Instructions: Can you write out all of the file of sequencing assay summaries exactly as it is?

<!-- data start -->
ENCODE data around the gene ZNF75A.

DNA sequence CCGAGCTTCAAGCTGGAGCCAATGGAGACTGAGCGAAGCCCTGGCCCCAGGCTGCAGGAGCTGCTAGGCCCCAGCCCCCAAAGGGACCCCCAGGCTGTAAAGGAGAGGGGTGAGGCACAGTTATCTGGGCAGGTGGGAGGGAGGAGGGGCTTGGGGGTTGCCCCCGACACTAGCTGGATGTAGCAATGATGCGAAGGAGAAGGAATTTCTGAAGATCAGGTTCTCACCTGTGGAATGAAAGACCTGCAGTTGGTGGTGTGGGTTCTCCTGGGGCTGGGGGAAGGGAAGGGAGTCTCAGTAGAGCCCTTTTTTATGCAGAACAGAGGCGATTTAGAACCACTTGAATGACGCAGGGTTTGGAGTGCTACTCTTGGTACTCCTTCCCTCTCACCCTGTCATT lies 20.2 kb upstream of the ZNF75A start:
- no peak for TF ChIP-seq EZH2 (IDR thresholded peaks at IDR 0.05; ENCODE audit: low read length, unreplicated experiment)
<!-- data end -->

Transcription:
ENCODE data around the gene ZNF75A.

DNA sequence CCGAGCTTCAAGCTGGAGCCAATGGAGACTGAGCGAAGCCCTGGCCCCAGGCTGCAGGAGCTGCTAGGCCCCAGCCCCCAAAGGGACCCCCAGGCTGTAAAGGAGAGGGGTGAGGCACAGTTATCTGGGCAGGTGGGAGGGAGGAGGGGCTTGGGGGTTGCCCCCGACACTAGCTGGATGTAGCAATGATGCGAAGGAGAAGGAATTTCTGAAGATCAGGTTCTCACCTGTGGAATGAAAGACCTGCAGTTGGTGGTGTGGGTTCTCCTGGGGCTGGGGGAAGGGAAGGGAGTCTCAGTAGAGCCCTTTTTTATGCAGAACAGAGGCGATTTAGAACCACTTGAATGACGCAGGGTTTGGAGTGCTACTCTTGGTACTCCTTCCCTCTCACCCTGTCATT lies 20.2 kb upstream of the ZNF75A start:
- no peak for TF ChIP-seq EZH2 (IDR thresholded peaks at IDR 0.05; ENCODE audit: low read length, unreplicated experiment)